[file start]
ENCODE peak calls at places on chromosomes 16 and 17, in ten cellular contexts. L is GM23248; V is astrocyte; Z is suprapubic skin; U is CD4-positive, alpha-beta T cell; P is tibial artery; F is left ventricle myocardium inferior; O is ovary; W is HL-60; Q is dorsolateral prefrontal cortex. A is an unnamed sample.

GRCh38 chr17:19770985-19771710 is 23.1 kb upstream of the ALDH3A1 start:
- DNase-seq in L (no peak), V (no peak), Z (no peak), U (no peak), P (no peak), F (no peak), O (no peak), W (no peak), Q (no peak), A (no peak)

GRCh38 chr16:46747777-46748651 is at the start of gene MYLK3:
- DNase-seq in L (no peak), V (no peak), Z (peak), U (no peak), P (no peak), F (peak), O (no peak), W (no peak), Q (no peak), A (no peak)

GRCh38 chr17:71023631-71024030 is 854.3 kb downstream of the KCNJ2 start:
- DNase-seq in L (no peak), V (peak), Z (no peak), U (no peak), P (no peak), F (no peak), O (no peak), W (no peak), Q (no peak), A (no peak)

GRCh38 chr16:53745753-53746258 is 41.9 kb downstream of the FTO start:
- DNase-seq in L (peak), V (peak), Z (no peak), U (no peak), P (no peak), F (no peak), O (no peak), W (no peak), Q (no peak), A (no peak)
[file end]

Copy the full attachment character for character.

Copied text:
ENCODE peak calls at places on chromosomes 16 and 17, in ten cellular contexts. L is GM23248; V is astrocyte; Z is suprapubic skin; U is CD4-positive, alpha-beta T cell; P is tibial artery; F is left ventricle myocardium inferior; O is ovary; W is HL-60; Q is dorsolateral prefrontal cortex. A is an unnamed sample.

GRCh38 chr17:19770985-19771710 is 23.1 kb upstream of the ALDH3A1 start:
- DNase-seq in L (no peak), V (no peak), Z (no peak), U (no peak), P (no peak), F (no peak), O (no peak), W (no peak), Q (no peak), A (no peak)

GRCh38 chr16:46747777-46748651 is at the start of gene MYLK3:
- DNase-seq in L (no peak), V (no peak), Z (peak), U (no peak), P (no peak), F (peak), O (no peak), W (no peak), Q (no peak), A (no peak)

GRCh38 chr17:71023631-71024030 is 854.3 kb downstream of the KCNJ2 start:
- DNase-seq in L (no peak), V (peak), Z (no peak), U (no peak), P (no peak), F (no peak), O (no peak), W (no peak), Q (no peak), A (no peak)

GRCh38 chr16:53745753-53746258 is 41.9 kb downstream of the FTO start:
- DNase-seq in L (peak), V (peak), Z (no peak), U (no peak), P (no peak), F (no peak), O (no peak), W (no peak), Q (no peak), A (no peak)